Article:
Writing a business plan is important for many reasons. The primary justification for taking the time to prepare a solid plan for a business is to ensure that a well-researched plan of action is clarified. The research and thought involved in compiling a plan guarantees that business is starting with a complete understanding of competition, marketing, operational, legal and financial considerations.
Another reason for preparing a plan for a business is to secure financing. Details in relation to a company’s goals and resources accompanied by a realistic plan of action impresses investors and partners, attracting much-needed capital in the form of loans or investments. One of the main reasons that businesses fail is due to a lack of money. A plan is required by many prospective financial partners so that they can evaluate an economic relationship.
A business plan includes a section addressing certain fundamental aspects of business. While every plan differs, there are certain expected components in each. An executive summary is recommended as the first part since it provides a snapshot of the business and summarises goals.
Other parts of a plan include a market analysis, company description, organisation and management, marketing and sales management, service or product line, financial projections and funding request. Some plans also have an appendix. The appendix is optional and typically has resumes, leases and legal documents for review. Below is a brief description of the major elements in a plan for a business.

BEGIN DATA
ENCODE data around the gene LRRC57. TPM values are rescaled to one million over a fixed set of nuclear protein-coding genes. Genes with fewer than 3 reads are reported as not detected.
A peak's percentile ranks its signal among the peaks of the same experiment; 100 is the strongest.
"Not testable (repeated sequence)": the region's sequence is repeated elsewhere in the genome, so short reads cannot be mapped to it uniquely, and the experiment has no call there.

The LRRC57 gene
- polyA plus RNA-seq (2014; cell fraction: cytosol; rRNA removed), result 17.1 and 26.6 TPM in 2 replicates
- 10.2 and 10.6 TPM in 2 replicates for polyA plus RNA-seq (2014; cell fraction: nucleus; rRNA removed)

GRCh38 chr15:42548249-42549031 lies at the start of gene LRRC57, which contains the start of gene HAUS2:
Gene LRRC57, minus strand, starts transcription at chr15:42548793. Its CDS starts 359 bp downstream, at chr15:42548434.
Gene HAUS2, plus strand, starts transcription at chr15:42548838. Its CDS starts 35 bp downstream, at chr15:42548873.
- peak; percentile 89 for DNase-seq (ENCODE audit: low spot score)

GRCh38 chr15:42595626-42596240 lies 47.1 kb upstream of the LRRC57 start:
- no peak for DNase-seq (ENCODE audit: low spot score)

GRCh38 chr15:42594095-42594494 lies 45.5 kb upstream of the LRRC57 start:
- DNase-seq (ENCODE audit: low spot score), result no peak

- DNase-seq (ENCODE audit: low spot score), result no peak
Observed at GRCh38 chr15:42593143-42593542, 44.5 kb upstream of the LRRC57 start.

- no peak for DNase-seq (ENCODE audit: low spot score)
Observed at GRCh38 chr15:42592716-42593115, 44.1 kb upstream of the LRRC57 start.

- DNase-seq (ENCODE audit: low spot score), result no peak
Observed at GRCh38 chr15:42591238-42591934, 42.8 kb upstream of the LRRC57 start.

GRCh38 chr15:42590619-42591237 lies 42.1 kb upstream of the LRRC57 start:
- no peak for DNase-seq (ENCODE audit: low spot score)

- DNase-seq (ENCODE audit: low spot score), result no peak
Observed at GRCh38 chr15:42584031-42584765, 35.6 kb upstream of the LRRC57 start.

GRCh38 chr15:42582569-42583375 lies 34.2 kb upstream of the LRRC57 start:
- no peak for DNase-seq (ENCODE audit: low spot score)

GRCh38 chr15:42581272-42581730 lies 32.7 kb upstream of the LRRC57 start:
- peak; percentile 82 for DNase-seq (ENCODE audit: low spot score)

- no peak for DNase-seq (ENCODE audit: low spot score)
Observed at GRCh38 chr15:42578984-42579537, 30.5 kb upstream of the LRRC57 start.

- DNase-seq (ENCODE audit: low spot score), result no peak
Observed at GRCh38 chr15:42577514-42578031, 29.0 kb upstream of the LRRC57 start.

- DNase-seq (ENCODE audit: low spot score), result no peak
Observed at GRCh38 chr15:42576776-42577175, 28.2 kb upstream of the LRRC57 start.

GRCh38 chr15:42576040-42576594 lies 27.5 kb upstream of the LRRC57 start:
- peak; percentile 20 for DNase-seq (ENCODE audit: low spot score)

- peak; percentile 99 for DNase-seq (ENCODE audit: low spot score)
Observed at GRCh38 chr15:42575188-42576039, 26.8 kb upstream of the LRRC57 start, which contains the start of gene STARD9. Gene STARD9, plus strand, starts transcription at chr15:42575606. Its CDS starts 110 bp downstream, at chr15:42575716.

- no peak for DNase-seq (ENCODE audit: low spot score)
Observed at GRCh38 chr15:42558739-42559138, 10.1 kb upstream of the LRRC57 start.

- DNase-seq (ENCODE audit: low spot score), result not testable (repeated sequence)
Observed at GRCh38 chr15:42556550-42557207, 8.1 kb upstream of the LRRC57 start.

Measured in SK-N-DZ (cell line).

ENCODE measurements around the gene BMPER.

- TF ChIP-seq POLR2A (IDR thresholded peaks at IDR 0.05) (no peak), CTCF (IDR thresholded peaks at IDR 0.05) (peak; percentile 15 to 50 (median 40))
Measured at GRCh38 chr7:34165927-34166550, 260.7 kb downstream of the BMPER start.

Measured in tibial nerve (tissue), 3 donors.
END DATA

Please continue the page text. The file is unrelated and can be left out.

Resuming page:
Business Plan Executive Summary
Depending on the phase of your business, different elements are expected in an executive summary. For an established business, the mission statement, growth highlights, product or service descriptions, financial information and goals for the future are common areas discussed. For a new business just getting started, there will be less information in this section. For a start-up business it is important to focus on the market analysis which motivated the owners to start the business and the background and expertise the management team brings to the business.
Market Analysis or Company Description
As is implied by the title of this section, the market analysis, and company description cover a review of the industry and information about the target market. Factors such as the demographics of the typical customer and an analysis of competitors should be discussed along with how the company expects to capture market share. This section should also comment on possible barriers to be faced as a new business entering this market and how management plans to overcome them. Organisation and Management
By glancing at this part of a business plan it should become clear what the organisational structure of the company is and how the management staff and the board of directors can help the company achieve its goals. An organisational chart provides a clear illustration of the management hierarchy. Management profiles are usually included.
After analysing available historical and prospective financial data, financial projections can be estimated for the future. By planning for future revenues, management can better anticipate costs. Financial projections are also used to get funding and for hiring and training purposes.
A business plan should be prepared by any serious businessperson. Without a plan in place, success is unlikely. Investors and lenders expect to see a business plan before considering a partnership with business.